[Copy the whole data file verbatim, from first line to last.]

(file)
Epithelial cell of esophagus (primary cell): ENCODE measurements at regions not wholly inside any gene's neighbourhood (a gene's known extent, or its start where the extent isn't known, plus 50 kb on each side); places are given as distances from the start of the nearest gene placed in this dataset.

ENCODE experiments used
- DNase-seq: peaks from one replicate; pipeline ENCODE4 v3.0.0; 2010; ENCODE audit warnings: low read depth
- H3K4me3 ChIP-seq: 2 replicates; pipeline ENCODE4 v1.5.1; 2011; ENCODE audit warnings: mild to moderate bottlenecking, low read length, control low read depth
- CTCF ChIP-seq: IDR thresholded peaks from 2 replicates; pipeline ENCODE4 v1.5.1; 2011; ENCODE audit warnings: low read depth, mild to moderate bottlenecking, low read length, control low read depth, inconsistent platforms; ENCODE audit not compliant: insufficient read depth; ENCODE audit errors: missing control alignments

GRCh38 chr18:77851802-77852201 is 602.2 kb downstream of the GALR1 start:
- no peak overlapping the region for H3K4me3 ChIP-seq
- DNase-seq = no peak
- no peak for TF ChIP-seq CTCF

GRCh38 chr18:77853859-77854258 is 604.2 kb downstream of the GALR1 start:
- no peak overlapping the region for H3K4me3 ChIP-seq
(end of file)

Epithelial cell of esophagus (primary cell): ENCODE measurements at regions not wholly inside any gene's neighbourhood (a gene's known extent, or its start where the extent isn't known, plus 50 kb on each side); places are given as distances from the start of the nearest gene placed in this dataset.

ENCODE experiments used
- DNase-seq: peaks from one replicate; pipeline ENCODE4 v3.0.0; 2010; ENCODE audit warnings: low read depth
- H3K4me3 ChIP-seq: 2 replicates; pipeline ENCODE4 v1.5.1; 2011; ENCODE audit warnings: mild to moderate bottlenecking, low read length, control low read depth
- CTCF ChIP-seq: IDR thresholded peaks from 2 replicates; pipeline ENCODE4 v1.5.1; 2011; ENCODE audit warnings: low read depth, mild to moderate bottlenecking, low read length, control low read depth, inconsistent platforms; ENCODE audit not compliant: insufficient read depth; ENCODE audit errors: missing control alignments

GRCh38 chr18:77851802-77852201 is 602.2 kb downstream of the GALR1 start:
- no peak overlapping the region for H3K4me3 ChIP-seq
- DNase-seq = no peak
- no peak for TF ChIP-seq CTCF

GRCh38 chr18:77853859-77854258 is 604.2 kb downstream of the GALR1 start:
- no peak overlapping the region for H3K4me3 ChIP-seq